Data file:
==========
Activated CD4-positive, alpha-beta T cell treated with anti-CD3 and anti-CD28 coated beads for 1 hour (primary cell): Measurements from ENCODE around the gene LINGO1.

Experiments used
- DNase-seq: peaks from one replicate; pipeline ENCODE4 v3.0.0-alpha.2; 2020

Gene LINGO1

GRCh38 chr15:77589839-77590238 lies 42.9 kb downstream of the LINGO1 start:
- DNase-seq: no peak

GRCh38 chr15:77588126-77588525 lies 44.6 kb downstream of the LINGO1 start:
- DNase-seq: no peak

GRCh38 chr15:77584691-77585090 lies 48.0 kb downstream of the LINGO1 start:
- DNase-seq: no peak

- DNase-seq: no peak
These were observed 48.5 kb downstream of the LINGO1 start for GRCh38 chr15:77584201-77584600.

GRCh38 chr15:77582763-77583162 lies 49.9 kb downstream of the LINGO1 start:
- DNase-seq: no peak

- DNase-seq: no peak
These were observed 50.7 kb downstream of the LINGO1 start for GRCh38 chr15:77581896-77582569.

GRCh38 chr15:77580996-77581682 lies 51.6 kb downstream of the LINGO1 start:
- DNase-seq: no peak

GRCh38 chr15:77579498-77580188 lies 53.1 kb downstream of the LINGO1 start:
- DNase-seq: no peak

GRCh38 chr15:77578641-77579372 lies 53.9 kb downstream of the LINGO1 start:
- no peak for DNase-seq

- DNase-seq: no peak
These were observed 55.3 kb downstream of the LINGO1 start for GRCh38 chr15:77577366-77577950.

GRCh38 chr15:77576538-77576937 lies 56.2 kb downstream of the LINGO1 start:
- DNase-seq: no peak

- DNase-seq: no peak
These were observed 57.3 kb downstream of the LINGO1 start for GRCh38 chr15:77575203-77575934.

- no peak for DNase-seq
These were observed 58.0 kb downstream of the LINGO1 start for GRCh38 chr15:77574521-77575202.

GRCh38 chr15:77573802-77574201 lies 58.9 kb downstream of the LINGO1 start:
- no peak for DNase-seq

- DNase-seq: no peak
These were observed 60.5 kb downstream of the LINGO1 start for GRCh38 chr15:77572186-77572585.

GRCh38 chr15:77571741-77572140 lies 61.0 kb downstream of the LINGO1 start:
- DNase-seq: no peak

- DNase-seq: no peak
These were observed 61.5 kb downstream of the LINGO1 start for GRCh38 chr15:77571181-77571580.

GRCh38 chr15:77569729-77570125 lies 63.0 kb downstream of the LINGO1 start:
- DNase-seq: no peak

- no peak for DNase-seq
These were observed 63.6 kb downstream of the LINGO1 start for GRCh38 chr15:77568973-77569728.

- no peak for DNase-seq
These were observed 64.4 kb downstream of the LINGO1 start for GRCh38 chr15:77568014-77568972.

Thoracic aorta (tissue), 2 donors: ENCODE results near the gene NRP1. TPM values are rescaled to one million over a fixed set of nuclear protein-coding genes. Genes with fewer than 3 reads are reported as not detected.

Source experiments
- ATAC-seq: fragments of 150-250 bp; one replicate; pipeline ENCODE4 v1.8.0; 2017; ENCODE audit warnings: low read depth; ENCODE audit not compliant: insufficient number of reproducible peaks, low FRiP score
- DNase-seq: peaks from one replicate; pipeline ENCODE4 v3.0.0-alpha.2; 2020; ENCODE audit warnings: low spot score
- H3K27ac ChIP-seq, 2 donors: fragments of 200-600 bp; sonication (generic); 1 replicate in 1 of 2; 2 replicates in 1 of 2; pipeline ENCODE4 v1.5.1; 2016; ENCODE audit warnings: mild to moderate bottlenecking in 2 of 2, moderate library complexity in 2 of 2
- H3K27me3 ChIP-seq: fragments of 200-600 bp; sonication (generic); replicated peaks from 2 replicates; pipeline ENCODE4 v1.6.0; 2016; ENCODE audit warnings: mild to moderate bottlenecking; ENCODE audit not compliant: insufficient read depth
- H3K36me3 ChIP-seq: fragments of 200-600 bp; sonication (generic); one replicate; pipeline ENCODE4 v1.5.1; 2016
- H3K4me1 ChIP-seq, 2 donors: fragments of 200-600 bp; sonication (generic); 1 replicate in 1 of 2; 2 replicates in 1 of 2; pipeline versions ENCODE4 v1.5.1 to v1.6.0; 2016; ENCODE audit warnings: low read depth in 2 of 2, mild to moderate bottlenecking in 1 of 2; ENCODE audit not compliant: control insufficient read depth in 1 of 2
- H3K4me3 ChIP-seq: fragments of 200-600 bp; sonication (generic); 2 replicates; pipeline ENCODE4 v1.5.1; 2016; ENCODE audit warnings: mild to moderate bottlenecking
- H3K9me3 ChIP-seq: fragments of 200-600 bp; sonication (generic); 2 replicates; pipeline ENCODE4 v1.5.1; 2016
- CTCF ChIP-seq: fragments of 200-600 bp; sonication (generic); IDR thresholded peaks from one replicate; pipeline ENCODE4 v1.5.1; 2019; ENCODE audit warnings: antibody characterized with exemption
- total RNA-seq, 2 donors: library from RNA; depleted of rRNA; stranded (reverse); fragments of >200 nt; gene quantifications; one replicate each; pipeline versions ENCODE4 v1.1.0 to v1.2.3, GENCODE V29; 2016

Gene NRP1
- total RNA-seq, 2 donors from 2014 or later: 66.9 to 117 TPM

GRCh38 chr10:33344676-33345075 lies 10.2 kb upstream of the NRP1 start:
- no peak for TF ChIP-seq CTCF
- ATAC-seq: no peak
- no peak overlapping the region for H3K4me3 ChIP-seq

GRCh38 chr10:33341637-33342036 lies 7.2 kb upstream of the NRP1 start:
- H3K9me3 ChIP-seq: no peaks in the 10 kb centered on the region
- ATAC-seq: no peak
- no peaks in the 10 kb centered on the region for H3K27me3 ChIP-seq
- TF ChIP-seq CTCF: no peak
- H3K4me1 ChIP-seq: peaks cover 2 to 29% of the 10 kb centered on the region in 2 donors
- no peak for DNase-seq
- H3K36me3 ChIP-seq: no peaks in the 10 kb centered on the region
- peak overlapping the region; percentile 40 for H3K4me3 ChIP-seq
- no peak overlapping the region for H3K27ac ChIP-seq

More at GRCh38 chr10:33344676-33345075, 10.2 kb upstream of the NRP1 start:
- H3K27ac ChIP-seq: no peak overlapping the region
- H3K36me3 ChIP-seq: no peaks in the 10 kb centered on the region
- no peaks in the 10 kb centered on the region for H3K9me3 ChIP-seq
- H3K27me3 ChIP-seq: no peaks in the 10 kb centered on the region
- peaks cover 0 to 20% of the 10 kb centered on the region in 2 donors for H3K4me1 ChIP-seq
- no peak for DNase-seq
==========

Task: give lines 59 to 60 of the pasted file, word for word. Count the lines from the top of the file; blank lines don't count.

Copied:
GRCh38 chr10:33344676-33345075 lies 10.2 kb upstream of the NRP1 start:
- no peak for TF ChIP-seq CTCF